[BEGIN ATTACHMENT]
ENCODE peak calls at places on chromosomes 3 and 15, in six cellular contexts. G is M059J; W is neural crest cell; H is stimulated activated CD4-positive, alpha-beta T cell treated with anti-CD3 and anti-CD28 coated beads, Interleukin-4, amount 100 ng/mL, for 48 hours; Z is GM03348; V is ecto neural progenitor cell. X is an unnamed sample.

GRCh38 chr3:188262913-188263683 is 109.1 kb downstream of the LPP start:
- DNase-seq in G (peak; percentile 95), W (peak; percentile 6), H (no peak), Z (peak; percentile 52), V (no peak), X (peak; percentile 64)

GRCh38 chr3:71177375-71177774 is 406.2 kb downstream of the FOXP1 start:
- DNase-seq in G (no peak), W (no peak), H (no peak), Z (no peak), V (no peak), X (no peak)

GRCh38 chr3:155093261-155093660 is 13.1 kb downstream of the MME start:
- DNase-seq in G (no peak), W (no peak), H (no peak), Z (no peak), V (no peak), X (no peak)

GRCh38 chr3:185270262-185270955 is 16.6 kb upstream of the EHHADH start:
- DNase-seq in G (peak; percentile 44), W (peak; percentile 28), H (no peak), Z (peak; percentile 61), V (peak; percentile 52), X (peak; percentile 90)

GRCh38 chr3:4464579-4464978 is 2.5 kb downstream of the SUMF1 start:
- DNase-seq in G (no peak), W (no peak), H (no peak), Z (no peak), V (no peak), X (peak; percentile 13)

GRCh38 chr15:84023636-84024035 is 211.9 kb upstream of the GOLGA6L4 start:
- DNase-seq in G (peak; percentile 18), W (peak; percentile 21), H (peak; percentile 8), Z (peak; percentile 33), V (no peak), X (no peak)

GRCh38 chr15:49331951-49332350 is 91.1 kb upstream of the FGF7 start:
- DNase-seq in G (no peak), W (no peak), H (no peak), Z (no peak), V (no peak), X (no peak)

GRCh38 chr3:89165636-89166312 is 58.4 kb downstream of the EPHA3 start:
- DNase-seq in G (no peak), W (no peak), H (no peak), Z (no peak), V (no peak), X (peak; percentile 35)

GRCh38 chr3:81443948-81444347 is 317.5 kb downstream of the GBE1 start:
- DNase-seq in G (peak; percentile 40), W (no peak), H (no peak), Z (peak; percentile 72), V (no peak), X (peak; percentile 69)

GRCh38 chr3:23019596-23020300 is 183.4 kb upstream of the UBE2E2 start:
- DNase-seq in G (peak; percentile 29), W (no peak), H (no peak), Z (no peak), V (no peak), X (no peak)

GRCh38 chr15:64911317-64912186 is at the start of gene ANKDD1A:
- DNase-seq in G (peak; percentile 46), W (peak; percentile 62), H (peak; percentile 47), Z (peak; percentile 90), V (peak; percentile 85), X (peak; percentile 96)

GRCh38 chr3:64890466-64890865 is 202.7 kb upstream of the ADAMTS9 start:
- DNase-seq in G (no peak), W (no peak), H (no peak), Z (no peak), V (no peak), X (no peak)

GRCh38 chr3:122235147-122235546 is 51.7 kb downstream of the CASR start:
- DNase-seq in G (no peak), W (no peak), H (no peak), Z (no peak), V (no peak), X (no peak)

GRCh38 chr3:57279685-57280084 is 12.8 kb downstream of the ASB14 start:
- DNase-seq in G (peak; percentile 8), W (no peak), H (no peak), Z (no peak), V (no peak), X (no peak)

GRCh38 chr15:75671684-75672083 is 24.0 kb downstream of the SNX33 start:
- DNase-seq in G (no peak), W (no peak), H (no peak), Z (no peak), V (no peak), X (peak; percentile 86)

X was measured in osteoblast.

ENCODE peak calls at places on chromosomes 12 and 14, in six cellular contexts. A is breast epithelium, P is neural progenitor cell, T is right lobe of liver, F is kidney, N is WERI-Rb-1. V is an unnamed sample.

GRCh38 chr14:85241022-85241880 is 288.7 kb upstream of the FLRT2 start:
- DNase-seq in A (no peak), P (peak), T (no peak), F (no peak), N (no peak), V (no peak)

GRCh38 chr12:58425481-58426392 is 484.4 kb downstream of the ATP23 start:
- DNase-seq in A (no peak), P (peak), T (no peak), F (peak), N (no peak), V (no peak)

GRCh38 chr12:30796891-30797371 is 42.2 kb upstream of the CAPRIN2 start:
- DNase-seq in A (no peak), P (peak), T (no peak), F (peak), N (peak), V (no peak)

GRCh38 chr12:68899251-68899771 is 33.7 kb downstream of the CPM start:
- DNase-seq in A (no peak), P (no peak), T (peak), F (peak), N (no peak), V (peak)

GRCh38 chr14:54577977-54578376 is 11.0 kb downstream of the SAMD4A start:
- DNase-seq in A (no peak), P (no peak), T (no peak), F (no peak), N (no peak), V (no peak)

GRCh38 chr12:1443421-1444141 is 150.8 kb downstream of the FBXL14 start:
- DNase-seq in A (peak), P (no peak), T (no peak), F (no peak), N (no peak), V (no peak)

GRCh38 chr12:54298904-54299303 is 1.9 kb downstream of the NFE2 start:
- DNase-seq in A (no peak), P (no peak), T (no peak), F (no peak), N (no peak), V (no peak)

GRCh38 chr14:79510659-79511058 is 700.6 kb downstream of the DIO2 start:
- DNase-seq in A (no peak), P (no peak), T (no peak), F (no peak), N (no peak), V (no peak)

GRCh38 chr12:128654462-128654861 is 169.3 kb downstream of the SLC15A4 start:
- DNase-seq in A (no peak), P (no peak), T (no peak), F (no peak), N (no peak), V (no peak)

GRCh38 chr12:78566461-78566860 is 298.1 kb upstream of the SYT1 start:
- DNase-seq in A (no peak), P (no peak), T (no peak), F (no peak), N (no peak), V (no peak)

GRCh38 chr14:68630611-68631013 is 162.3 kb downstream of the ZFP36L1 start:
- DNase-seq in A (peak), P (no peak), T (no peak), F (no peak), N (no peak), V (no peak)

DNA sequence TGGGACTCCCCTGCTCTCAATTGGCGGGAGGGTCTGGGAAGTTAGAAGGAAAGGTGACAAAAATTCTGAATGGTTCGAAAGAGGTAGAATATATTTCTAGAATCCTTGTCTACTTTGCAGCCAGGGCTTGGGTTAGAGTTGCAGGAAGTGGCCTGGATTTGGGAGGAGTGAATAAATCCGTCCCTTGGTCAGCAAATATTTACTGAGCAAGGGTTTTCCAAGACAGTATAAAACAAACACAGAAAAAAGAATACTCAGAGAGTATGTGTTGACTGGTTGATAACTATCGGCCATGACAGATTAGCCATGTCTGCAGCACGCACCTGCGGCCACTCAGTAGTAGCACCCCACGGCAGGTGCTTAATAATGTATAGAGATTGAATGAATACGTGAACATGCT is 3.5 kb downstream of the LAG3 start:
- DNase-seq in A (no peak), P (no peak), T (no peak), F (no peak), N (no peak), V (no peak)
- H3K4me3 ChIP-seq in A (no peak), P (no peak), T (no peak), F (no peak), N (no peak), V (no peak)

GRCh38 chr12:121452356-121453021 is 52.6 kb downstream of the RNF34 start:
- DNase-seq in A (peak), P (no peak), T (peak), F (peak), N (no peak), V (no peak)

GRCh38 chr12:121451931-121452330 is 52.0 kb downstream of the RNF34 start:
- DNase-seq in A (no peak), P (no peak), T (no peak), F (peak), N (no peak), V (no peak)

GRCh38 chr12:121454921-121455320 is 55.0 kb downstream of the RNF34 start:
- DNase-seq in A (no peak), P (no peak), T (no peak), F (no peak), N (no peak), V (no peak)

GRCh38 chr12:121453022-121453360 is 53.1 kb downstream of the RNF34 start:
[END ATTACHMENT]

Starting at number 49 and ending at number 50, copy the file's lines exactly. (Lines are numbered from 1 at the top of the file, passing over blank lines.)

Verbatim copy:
- DNase-seq in A (no peak), P (no peak), T (no peak), F (no peak), N (no peak), V (no peak)

GRCh38 chr12:128654462-128654861 is 169.3 kb downstream of the SLC15A4 start: